Physaloptera are maintained in wildlife carnivore species such as coyotes, wolves, foxes, bobcats and raccoons among others in North America. These wild carnivores pass stomach worm eggs in their feces. Other hosts ingest these eggs and become infected. These intermediate hosts include the German cockroach, field cricket, camel cricket, flour beetle, and ground beetles. Additionally, some small animals can eat these intermediate insect hosts and become infected; these include rodents, hedgehogs, lizards, frogs and snakes. Your pet can be infected by eating any of these infected insects or animals. Fortunately, your dog or cat cannot get infected by ingesting worm eggs in the environment or through interaction with affected wildlife carnivores.

Disease Caused

Once Physaloptera worms are ingested by your pet via an infected host, these worms attach themselves to the lining of your pet’s stomach or small intestine. From there, Physaloptera will feed on your pet’s tissue and ingest blood. As they move from one feeding site to another, they may cause bleeding wounds and inflammation. Despite this, some pets may not show any signs of disease. On the other hand, other pets may have chronic widespread inflammation of their stomach, which results in vomiting, anorexia and dark sticky feces with partially digested blood (melena). Vomiting, particularly chronic and intermittent, is the most common sign of infection and may contain one or more worms.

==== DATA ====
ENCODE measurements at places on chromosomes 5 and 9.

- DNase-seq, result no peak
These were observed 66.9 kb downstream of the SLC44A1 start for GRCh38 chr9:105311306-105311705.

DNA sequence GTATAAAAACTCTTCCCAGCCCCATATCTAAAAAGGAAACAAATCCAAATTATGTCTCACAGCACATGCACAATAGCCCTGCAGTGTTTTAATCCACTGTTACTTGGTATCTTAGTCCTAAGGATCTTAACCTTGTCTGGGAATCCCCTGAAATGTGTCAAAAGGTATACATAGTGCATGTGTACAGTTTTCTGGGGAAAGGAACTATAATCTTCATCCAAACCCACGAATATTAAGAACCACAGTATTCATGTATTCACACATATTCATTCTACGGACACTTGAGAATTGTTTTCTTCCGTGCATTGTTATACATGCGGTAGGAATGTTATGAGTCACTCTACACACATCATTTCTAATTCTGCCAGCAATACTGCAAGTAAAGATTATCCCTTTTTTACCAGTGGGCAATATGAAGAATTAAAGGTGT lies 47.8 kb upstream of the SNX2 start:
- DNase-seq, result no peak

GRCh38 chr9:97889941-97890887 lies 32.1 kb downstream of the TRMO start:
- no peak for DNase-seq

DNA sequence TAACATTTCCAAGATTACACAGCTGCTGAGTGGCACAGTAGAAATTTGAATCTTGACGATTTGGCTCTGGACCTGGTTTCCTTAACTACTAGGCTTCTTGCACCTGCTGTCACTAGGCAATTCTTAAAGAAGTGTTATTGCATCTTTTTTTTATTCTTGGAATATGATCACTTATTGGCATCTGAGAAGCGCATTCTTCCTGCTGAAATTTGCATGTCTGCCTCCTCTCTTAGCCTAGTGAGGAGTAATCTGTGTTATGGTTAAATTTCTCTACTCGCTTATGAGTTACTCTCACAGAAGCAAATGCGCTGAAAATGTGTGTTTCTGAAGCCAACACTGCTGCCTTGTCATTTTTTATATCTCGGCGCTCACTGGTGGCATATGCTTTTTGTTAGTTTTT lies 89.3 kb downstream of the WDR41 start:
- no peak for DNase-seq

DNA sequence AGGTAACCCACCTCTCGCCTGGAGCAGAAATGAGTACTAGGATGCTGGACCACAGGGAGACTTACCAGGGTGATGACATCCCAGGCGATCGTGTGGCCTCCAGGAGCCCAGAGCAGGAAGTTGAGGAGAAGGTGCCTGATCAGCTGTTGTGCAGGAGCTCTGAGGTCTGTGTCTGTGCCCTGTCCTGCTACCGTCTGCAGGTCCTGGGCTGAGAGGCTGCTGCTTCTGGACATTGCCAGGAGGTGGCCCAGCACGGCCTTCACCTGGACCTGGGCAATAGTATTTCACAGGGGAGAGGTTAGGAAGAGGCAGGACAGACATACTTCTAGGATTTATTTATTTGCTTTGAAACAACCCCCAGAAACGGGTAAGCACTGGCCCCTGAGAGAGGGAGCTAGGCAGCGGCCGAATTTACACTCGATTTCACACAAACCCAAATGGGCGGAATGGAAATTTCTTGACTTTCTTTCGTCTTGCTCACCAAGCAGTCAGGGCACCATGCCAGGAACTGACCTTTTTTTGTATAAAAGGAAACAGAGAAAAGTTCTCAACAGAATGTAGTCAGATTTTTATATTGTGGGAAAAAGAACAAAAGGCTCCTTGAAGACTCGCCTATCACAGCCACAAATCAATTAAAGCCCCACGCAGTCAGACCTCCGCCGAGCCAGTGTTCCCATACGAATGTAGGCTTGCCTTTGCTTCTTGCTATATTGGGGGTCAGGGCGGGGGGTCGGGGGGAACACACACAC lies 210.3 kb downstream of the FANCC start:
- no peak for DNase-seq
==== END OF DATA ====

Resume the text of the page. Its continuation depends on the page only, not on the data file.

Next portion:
Diagnosis of Physaloptera can be difficult. One method is looking for stomach worm eggs using a fecal float. While a positive result means your pet is infected, a negative result does not rule them out because pets infected with stomach worms often have a low number of worms, sometimes as low as one. Thus, a fecal float may not accurately determine whether your pet has stomach worms or not.

Another method to diagnose stomach worms in your pets is to observe their vomit for any worms or eggs. It may be helpful to take pictures if you do see worms so your veterinarian can correctly identify them. Stomach worms in your pet’s vomit is diagnostic but lack of them does not rule out infection.

It is highly unlikely you will see stomach worms or their eggs in your pet’s feces. If you do notice something suspicious it would be a good idea to collect the poop in a bag and bring it in to your veterinarian to be examined more closely. When collecting feces, get a fresh sample no more than 24 hours old and as free as possible of grass, gravel, litter and other materials. In general, collecting feces that appear to have abnormal material or any eggs/worms is a good idea. Whether it turns out to be stomach worms or not, your pet may have some sort of parasite that needs to be addressed.